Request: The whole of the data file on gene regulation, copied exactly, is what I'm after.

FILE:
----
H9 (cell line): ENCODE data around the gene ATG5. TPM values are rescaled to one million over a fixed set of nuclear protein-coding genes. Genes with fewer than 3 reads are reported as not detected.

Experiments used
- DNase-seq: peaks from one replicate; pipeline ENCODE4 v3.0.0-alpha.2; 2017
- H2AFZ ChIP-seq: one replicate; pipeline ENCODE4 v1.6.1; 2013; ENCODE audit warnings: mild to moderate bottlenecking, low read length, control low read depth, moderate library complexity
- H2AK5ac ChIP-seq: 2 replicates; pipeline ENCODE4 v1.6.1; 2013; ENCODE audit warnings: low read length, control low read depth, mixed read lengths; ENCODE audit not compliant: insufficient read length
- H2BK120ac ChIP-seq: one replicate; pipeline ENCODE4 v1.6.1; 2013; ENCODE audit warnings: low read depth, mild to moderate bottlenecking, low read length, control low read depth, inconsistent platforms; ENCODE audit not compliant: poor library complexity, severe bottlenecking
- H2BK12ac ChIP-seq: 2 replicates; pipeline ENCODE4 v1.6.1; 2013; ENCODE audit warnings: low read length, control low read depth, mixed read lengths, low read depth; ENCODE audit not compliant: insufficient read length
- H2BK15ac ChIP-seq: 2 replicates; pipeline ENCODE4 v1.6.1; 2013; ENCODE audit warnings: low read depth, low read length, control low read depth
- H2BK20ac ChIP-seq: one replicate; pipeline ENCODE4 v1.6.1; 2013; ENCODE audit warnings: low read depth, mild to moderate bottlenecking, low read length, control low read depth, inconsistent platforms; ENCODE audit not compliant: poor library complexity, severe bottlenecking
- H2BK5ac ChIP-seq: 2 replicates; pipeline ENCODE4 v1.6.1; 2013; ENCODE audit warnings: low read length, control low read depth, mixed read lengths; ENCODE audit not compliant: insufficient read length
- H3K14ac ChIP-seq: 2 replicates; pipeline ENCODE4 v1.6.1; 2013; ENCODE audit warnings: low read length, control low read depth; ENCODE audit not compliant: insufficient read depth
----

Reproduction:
H9 (cell line): ENCODE data around the gene ATG5. TPM values are rescaled to one million over a fixed set of nuclear protein-coding genes. Genes with fewer than 3 reads are reported as not detected.

Experiments used
- DNase-seq: peaks from one replicate; pipeline ENCODE4 v3.0.0-alpha.2; 2017
- H2AFZ ChIP-seq: one replicate; pipeline ENCODE4 v1.6.1; 2013; ENCODE audit warnings: mild to moderate bottlenecking, low read length, control low read depth, moderate library complexity
- H2AK5ac ChIP-seq: 2 replicates; pipeline ENCODE4 v1.6.1; 2013; ENCODE audit warnings: low read length, control low read depth, mixed read lengths; ENCODE audit not compliant: insufficient read length
- H2BK120ac ChIP-seq: one replicate; pipeline ENCODE4 v1.6.1; 2013; ENCODE audit warnings: low read depth, mild to moderate bottlenecking, low read length, control low read depth, inconsistent platforms; ENCODE audit not compliant: poor library complexity, severe bottlenecking
- H2BK12ac ChIP-seq: 2 replicates; pipeline ENCODE4 v1.6.1; 2013; ENCODE audit warnings: low read length, control low read depth, mixed read lengths, low read depth; ENCODE audit not compliant: insufficient read length
- H2BK15ac ChIP-seq: 2 replicates; pipeline ENCODE4 v1.6.1; 2013; ENCODE audit warnings: low read depth, low read length, control low read depth
- H2BK20ac ChIP-seq: one replicate; pipeline ENCODE4 v1.6.1; 2013; ENCODE audit warnings: low read depth, mild to moderate bottlenecking, low read length, control low read depth, inconsistent platforms; ENCODE audit not compliant: poor library complexity, severe bottlenecking
- H2BK5ac ChIP-seq: 2 replicates; pipeline ENCODE4 v1.6.1; 2013; ENCODE audit warnings: low read length, control low read depth, mixed read lengths; ENCODE audit not compliant: insufficient read length
- H3K14ac ChIP-seq: 2 replicates; pipeline ENCODE4 v1.6.1; 2013; ENCODE audit warnings: low read length, control low read depth; ENCODE audit not compliant: insufficient read depth